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Why Are Micro Influencers So Popular?

Julia Cohen

In our recent Influencer Marketing Report 2019, 32% of brands in the fashion, luxury and beauty industries claimed that Micro and Mid Tier influencers brought better connections with their target audiences. 46% of professionals believed Micro Influencers are the most effective tier of influence for their brands. As companies push towards differentiating their influencer marketing campaigns, now that the market is becoming familiarized,  we take a look at why Micro Influencers, who are influencers with 10K-100K followers have grown so much in popularity, as well as how to find the right Micro Influencers for brand campaigns. 

Why are Micro Influencers so popular?

Their authenticity

One of the main reasons that Micro Influencers perform so well when it comes to both their accounts and their brand partnerships is because they are generally seen as much more authentic. They generate 22% more weekly conversations than the average consumer and often are able to tailor their content for brand partnerships more specifically, creating both creative and quality content, that speaks to their audience. As their following is also slightly lower, the activity and content they publish seem a lot more achievable and relatable to their audience, authenticating their recommendations further. Audiences are also aware that Micro Influencers are probably paid slightly less, or sometimes not at all when it comes to product promotion on their channels and pages, so the products they do promote are probably ones they genuinely love. 

 

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shout out to adjustable caps 🌝🤷🏼‍♀️

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Their engagement 

The higher a digital creator’s following, the lower their engagement is likely to be. This is for a number of reasons, but the more followers you have, the least likely 100% of them are going to interact with your post. As a result of this, Micro Influencers tend to have a slightly higher engagement rate when it comes to their posts, and that engagement is real. This entices a lot of brands, but also a lot of consumers, because it, again, legitimizes a digital creator or influencer. Brands also can boost their own engagement by partnering with Micro Influencers, as their dedicated (and engaged!) followers might head over to a brand account as a result of a collaboration or promotion. 

 

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Everything is heavier in summer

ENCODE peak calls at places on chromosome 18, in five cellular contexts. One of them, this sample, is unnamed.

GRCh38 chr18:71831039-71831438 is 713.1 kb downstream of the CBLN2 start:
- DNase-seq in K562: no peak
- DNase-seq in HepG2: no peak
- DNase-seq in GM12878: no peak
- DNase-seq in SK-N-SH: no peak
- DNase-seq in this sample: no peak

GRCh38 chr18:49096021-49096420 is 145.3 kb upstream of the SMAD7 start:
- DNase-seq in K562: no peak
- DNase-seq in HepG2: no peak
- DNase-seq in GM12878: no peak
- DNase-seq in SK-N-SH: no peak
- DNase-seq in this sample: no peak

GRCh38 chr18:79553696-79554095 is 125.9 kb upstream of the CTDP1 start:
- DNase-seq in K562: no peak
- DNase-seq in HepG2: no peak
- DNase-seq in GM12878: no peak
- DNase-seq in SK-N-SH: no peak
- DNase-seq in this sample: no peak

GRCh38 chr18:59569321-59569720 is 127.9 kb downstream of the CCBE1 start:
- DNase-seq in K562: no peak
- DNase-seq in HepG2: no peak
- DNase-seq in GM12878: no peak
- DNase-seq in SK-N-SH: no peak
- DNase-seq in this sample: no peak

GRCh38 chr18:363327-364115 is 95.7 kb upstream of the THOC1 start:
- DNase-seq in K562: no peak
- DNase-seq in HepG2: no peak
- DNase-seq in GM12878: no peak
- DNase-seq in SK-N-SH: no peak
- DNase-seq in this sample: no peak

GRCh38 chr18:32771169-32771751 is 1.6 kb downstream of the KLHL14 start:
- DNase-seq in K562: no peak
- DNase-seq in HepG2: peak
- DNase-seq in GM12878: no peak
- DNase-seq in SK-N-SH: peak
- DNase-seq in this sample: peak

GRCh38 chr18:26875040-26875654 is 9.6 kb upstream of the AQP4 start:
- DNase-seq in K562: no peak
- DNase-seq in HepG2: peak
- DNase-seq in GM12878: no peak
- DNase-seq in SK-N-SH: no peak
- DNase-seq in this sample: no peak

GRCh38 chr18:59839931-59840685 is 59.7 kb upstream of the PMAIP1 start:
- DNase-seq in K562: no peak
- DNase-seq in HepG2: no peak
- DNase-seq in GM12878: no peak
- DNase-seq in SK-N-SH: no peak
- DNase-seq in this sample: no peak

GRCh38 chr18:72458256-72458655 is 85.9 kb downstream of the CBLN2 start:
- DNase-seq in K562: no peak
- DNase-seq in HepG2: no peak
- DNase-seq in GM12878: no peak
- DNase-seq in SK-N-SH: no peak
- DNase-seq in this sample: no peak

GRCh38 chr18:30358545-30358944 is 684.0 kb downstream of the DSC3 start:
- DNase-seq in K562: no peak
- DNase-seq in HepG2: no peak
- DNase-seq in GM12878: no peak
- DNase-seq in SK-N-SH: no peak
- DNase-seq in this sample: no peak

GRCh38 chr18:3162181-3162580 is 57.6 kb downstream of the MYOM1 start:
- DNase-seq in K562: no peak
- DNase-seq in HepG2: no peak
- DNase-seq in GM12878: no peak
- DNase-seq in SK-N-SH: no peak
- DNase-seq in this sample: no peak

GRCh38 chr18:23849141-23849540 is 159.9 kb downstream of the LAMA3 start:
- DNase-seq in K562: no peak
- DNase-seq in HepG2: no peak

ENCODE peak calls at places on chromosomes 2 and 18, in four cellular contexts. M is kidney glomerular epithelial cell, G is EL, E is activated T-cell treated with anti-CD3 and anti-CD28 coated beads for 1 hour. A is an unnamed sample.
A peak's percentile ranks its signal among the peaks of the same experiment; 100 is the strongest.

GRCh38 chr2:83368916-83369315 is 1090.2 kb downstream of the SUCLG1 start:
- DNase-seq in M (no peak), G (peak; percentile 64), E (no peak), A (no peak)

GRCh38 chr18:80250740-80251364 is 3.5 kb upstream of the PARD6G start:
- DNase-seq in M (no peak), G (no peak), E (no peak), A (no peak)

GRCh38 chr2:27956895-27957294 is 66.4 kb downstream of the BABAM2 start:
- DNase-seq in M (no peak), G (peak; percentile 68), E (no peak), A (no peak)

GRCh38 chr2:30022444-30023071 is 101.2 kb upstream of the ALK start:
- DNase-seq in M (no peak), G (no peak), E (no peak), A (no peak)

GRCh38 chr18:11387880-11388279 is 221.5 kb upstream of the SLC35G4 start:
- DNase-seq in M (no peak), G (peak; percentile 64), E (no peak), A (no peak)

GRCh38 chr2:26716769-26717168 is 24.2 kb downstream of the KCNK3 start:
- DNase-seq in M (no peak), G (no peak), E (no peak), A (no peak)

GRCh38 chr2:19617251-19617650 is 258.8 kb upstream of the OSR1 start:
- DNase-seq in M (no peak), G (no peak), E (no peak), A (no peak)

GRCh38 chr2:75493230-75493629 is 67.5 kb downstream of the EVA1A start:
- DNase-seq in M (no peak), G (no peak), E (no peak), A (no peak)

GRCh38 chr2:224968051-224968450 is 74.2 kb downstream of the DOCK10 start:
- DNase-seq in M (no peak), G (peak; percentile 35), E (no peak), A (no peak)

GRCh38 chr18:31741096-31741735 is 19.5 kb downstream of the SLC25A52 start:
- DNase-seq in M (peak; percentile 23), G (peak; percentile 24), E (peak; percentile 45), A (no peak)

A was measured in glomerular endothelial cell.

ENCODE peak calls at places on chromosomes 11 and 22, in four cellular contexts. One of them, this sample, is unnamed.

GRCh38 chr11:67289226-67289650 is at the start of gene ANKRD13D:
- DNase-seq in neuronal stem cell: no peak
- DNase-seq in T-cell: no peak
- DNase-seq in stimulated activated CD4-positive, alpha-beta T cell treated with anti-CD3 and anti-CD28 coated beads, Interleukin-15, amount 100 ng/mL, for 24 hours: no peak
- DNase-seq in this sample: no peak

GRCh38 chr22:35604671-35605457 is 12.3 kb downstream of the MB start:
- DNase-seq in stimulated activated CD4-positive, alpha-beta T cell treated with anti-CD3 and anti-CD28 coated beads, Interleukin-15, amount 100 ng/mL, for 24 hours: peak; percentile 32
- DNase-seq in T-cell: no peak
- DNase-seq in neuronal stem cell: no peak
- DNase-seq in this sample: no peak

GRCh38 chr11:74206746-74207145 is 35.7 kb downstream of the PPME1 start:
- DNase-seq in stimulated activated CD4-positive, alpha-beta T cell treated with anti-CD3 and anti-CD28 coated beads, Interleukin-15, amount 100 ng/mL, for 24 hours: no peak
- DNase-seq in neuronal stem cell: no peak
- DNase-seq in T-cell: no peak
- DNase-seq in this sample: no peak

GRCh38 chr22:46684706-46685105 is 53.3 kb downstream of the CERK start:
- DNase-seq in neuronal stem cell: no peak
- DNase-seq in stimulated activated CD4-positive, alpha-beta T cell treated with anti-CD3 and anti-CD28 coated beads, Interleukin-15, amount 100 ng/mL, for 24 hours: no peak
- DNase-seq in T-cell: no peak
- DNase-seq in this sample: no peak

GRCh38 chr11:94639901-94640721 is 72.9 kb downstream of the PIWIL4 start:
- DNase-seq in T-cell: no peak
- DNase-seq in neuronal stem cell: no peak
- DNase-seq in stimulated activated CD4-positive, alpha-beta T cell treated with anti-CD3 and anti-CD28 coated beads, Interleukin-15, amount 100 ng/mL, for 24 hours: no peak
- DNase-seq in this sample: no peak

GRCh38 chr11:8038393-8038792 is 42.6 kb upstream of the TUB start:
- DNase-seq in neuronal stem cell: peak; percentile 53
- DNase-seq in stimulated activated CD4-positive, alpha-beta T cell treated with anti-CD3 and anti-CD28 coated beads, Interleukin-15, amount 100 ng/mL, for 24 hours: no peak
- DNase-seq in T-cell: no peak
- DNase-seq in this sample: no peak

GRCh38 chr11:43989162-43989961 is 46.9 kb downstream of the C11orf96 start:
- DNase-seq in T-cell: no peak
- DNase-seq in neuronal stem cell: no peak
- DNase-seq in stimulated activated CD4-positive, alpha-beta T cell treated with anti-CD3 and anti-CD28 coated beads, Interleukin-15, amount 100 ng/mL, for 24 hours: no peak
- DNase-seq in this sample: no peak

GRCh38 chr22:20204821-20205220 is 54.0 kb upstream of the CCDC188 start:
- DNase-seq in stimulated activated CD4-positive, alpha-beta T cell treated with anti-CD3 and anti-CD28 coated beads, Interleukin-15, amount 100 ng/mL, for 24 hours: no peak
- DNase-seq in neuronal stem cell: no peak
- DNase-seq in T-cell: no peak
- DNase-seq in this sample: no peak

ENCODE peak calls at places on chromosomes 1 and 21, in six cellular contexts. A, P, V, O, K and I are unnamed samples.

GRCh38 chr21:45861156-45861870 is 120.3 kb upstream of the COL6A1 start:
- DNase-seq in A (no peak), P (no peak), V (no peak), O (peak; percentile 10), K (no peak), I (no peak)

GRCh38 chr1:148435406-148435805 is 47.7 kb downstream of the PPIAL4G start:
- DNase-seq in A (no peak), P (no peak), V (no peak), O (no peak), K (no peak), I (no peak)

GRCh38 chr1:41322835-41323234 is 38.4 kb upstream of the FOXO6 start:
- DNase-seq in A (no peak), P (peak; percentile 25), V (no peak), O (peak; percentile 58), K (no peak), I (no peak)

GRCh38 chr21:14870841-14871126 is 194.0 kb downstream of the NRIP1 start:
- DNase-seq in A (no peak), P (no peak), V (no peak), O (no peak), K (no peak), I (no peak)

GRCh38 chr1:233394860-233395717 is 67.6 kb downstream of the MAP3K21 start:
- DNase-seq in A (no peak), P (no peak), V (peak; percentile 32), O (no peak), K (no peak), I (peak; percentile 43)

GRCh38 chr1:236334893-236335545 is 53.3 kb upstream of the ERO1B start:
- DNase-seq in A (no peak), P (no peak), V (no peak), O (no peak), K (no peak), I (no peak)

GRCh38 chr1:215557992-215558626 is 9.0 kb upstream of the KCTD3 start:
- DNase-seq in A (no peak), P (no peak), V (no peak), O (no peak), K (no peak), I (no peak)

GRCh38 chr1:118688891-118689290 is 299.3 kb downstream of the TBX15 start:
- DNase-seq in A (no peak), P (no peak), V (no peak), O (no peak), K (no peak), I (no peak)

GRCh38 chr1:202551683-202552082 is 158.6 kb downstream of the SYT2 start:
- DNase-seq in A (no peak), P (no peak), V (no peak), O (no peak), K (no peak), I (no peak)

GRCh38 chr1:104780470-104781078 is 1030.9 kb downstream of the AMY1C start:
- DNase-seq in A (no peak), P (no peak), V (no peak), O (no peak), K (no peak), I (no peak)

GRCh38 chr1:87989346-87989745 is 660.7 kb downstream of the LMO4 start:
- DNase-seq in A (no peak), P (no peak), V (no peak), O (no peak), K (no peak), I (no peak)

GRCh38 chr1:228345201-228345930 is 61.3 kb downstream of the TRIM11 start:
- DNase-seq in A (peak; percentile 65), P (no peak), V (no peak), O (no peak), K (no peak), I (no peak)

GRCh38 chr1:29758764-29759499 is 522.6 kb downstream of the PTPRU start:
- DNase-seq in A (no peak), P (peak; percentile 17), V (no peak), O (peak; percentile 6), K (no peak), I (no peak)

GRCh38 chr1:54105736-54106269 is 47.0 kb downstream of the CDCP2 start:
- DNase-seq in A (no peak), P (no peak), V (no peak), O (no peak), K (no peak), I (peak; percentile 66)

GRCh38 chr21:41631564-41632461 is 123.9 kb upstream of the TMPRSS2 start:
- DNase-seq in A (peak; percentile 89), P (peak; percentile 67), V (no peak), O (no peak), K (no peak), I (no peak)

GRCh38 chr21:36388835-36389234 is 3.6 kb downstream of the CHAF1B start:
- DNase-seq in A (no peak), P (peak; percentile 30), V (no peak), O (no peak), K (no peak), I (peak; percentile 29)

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Their niche

Micro Influencers often have a niche. This could be anything from food hacks to fashion tips, but it tends to be the case that they have a specific content craft, that they execute really well. This means they also reach a very niche audience, who are strictly interested in the type of content they are producing. If a brand’s target audience matches that niche, it’s an easy way to tap into the exact market you need, directly and easily. Taking this further, platforms like Instagram recognize accounts in specific niches, so if the platform flags that someone is posting a lot of fashion-related content, and is receiving high engagement levels, they will show that content to a wider audience interested in or searching for fashion-related content via the explore page and tailored content suggestions. 

They are cost-effective

Whether the brand is small or large, cost-effective advertising is beneficial. Micro Influencers tend to charge lower rates, and some work on a collaboration basis, which makes partnerships more flexible. It allows smaller brands to branch out into influencer marketing whilst staying in budget, but also allows larger brands to work with a higher volume of influencers, for the same price as working with one All-Star Influencer. 

82% of consumers are likely to follow recommendations from Micro Influencers – which also means this cost-effective advertising is about to become even cheaper, as the conversion possibilities are endless. 

 

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@freepeople 🐚

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How can you find the right Micro Influencers? 

There are a number of ways that you can leverage Micro Influencers for your brand. First, monitor your audience, and find areas of interest. If you have a branded hashtags, take a look at who is posting in it, and what types of content they are posting – you might even find a few Micro Influencers in there that already love your brand.

A great example of this in practice is beauty brand Glossier, who rewards their fans for creating content, whilst repurposing user-generated content for their own channels. They look to the audience they already have to either find or create Micro Influencers, and receive authentic reviews and online demos. 

Beyond looking into your initial audience, its useful to utilize an Influencer management tool, in order to find the influencers that match your brand, budget, and size the best. These are carefully vetted, which means you won’t risk partnering with an influencer who may not offer you the best results or who might ghost you after receiving your products. You can also make sure you are matching with an influencer that genuinely fits your brand messaging, and niche, or whose following is largely made up of your target audience. 

micro influencers

Julia Cohen

Julia is a fashion writer and content creator based in London. She studied an MSc in Media and Communications at LSE, as well as Mandarin, Chinese, and has worked with various fashion and beauty brands within the UK.

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